Journal of Mathematical Biology

, Volume 78, Issue 3, pp 579–606 | Cite as

Follicular competition in cows: the selection of dominant follicles as a synergistic effect

  • Alexander LangeEmail author
  • Robert Schwieger
  • Julia Plöntzke
  • Stefan Schäfer
  • Susanna Röblitz


The reproductive cycle of mono-ovulatory species such as cows or humans is known to show two or more waves of follicular growth and decline between two successive ovulations. Within each wave, there is one dominant follicle escorted by subordinate follicles of varying number. Under the surge of the luteinizing hormone a growing dominant follicle ovulates. Rarely the number of ovulating follicles exceeds one. In the biological literature, the change of hormonal concentrations and individually varying numbers of follicular receptors are made responsible for the selection of exactly one dominant follicle, yet a clear cause has not been identified. In this paper, we suggest a synergistic explanation based on competition, formulated by a parsimoniously defined system of ordinary differential equations (ODEs) that quantifies the time evolution of multiple follicles and their competitive interaction during one wave. Not discriminating between follicles, growth and decline are given by fixed rates. Competition is introduced via a growth-suppressing term, equally supported by all follicles. We prove that the number of dominant follicles is determined exclusively by the ratio of follicular growth and competition. This number turns out to be independent of the number of subordinate follicles. The asymptotic behavior of the corresponding dynamical system is investigated rigorously, where we demonstrate that the \(\omega \)-limit set only contains fixed points. When also including follicular decline, our ODEs perfectly resemble ultrasound data of bovine follicles. Implications for the involved but not explicitly modeled hormones are discussed.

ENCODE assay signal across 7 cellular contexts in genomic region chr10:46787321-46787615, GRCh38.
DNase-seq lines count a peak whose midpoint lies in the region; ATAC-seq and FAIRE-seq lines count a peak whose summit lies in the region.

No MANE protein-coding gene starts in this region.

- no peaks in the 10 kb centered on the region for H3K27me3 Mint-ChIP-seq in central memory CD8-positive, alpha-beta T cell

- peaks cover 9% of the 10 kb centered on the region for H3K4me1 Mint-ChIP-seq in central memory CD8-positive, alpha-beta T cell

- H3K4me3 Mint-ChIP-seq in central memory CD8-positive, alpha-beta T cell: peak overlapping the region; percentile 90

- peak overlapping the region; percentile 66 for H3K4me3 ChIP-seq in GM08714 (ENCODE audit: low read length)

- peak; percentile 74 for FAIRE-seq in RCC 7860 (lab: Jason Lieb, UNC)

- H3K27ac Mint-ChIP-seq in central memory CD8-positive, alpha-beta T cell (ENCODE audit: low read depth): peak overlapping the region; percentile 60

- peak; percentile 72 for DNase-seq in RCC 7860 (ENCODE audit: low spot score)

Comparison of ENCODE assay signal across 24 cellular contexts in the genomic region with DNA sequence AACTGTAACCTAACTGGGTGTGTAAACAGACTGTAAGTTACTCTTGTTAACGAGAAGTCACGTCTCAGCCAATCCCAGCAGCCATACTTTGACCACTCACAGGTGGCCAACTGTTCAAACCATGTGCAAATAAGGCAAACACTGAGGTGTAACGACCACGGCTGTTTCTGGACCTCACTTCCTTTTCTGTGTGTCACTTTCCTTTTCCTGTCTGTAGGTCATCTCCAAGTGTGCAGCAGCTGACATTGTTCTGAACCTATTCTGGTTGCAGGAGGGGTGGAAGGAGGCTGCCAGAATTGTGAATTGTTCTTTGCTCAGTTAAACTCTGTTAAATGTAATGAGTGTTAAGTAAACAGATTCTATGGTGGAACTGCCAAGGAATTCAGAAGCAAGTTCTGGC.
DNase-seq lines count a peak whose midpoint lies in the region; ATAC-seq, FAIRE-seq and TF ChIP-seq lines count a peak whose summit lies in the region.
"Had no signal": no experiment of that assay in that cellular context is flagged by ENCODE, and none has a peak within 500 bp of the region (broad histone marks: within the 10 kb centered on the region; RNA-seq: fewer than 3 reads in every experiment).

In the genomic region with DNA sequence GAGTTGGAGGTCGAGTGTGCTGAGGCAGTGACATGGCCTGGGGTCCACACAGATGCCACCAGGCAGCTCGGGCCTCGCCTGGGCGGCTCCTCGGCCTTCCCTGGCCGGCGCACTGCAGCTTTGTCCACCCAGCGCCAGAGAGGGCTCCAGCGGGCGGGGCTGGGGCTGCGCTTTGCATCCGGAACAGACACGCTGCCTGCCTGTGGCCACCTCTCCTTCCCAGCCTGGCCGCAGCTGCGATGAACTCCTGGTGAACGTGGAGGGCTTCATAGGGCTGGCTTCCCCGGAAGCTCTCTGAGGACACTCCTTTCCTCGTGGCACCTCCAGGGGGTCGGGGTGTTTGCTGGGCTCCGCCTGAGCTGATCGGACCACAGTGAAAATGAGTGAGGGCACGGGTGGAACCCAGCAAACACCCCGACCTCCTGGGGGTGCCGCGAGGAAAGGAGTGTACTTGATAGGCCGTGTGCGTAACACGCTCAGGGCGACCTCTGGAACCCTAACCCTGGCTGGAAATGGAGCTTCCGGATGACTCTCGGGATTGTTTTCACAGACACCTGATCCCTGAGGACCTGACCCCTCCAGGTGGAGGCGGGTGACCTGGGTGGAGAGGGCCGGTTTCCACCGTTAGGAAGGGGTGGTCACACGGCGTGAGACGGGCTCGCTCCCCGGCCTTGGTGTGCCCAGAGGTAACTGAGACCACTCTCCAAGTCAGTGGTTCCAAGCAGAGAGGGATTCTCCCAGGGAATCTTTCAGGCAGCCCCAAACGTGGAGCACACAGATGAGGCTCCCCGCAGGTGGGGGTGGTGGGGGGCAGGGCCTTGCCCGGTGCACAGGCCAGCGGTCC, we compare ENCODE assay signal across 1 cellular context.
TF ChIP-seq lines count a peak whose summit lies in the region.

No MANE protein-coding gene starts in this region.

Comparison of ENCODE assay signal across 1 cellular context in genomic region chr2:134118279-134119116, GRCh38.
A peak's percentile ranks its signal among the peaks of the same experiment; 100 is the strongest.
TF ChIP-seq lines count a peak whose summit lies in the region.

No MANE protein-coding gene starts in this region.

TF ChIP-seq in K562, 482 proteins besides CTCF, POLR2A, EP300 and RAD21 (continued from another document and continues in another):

Differential equation models Ovarian follicles Follicular maturation Follicular waves Cows Humans 

Mathematics Subject Classification

37C20 92B05 92B25 



We would like to thank Dr. S. Butler for sending us the data that have been used by Cummins et al. (2012). AL, JP, and SR gratefully acknowledge funding by Federal Ministry of Education and Research (BMBF) e:Bio Project BovSys (FKZ031A311). Furthermore, we thank the anonymous reviewers for their useful comments, which truly helped improving our manuscript.


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Copyright information

© Springer-Verlag GmbH Germany, part of Springer Nature 2018

Authors and Affiliations

  1. 1.Computational Systems BiologyZuse Institute BerlinBerlinGermany
  2. 2.Department of Applied Biosciences and Process EngineeringAnhalt University of Applied SciencesKöthenGermany
  3. 3.Department of Mathematics and Computer ScienceFreie Universität BerlinBerlinGermany

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